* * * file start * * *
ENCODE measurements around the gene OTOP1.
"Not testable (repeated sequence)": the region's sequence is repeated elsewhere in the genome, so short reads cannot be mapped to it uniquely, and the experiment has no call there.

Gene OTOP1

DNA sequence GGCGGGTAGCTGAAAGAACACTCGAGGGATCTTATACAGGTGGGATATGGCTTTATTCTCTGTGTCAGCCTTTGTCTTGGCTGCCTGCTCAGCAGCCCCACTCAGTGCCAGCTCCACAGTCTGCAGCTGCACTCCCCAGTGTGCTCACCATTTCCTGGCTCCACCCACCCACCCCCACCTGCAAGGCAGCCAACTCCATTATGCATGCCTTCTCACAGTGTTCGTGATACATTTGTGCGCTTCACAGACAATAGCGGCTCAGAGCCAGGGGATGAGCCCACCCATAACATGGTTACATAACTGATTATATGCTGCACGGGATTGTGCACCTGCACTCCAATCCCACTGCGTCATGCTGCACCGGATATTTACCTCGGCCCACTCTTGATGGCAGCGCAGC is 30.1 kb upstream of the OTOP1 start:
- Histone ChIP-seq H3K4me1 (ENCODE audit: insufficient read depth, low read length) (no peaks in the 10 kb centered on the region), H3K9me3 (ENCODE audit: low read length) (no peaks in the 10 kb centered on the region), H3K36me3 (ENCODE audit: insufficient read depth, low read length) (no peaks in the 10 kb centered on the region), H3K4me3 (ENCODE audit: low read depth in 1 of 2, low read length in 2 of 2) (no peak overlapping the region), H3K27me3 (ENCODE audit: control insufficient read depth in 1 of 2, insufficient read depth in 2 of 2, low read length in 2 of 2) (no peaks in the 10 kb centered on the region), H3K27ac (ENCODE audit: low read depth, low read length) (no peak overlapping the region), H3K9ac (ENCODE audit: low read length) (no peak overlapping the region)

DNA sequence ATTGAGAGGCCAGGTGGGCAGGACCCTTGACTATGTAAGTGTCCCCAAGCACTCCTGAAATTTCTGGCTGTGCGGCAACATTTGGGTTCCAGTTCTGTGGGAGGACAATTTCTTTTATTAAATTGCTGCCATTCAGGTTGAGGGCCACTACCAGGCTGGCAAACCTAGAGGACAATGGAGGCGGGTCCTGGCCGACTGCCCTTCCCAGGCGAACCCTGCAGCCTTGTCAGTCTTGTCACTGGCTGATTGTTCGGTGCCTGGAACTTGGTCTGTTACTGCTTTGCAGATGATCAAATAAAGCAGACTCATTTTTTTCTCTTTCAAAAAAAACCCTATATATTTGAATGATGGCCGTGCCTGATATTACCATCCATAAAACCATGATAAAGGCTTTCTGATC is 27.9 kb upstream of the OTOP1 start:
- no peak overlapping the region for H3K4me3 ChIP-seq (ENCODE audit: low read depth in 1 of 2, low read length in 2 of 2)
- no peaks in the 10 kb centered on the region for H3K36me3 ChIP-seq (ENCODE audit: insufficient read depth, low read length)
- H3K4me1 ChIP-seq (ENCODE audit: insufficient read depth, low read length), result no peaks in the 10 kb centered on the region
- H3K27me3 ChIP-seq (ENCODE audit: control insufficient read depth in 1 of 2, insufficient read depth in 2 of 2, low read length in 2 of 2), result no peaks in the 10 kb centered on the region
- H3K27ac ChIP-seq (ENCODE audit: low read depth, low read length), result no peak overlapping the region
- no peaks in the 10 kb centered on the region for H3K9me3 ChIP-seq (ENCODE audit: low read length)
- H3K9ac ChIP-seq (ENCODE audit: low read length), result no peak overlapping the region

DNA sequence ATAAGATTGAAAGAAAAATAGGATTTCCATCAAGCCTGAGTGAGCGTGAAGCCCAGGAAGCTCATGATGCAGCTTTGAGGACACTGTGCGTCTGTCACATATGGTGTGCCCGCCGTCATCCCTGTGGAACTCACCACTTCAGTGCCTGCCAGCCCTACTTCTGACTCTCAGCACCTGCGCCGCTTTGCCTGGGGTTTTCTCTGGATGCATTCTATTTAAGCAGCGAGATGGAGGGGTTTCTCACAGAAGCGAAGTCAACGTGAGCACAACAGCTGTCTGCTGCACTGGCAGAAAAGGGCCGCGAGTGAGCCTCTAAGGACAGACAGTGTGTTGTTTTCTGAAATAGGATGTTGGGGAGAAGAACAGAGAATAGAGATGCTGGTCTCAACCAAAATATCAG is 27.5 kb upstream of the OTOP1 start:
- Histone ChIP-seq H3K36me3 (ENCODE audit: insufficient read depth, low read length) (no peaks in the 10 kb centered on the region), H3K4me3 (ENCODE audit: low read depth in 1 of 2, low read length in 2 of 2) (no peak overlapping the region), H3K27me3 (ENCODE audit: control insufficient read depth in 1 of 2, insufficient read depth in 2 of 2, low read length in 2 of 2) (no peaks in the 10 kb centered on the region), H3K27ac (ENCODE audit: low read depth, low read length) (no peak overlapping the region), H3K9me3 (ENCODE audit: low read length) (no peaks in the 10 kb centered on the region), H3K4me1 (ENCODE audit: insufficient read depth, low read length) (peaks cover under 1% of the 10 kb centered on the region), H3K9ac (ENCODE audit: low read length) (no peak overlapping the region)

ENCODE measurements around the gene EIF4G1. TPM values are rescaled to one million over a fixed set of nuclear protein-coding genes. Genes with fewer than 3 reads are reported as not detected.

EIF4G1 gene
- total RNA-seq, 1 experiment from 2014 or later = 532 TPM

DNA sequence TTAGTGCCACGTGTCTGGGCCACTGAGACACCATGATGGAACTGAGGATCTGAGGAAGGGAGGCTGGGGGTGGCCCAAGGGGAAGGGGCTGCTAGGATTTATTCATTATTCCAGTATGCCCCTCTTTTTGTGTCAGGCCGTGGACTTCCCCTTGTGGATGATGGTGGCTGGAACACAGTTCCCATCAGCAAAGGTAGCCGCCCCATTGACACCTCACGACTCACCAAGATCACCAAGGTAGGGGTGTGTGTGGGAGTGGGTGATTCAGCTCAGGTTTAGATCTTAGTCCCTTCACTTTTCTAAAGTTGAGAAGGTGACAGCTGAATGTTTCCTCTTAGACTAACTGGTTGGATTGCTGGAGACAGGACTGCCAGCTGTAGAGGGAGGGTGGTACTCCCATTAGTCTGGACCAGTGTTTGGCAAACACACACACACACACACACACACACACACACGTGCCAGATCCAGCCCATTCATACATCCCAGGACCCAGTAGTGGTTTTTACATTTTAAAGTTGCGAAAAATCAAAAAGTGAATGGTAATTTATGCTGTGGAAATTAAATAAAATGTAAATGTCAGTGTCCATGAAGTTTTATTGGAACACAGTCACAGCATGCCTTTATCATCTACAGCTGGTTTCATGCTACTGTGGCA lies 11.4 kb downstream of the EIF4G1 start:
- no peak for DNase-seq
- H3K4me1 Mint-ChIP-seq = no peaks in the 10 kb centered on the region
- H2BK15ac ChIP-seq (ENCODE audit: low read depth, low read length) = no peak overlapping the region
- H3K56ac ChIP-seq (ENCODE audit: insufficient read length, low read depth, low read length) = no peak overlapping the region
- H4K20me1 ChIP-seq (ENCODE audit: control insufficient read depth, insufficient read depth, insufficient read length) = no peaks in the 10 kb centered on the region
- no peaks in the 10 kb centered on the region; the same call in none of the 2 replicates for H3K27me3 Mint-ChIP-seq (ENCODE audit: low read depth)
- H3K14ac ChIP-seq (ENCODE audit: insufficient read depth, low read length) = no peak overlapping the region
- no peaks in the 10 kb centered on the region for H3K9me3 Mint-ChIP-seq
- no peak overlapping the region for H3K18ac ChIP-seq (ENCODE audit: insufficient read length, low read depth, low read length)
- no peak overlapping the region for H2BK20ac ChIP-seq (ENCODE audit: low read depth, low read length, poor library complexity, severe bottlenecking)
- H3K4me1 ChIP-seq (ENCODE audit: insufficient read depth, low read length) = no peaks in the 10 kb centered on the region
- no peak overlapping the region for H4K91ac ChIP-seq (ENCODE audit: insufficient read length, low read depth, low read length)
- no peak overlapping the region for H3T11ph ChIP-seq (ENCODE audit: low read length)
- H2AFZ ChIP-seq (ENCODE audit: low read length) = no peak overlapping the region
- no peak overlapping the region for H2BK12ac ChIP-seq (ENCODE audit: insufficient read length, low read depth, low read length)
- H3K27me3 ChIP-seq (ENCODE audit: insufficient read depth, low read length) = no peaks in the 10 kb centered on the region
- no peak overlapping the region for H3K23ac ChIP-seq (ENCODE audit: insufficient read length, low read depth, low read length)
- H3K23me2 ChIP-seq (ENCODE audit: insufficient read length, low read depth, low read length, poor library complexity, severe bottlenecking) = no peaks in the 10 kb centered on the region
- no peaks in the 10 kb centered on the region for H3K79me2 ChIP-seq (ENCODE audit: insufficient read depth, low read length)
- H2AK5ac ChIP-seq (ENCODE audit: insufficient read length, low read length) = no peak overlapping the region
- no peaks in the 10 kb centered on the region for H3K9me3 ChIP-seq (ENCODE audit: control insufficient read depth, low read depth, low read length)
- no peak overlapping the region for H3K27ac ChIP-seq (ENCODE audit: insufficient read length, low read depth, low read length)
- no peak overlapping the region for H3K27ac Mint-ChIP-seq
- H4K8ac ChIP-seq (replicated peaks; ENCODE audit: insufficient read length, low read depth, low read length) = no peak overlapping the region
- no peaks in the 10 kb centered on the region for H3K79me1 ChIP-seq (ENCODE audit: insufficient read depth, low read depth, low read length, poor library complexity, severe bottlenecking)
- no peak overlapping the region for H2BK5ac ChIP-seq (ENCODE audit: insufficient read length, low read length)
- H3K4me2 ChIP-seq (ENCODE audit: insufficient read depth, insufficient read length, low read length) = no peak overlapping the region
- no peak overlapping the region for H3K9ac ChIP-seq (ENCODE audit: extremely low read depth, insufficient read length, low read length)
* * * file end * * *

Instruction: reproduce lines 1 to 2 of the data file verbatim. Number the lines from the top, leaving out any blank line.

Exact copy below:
ENCODE measurements around the gene OTOP1.
"Not testable (repeated sequence)": the region's sequence is repeated elsewhere in the genome, so short reads cannot be mapped to it uniquely, and the experiment has no call there.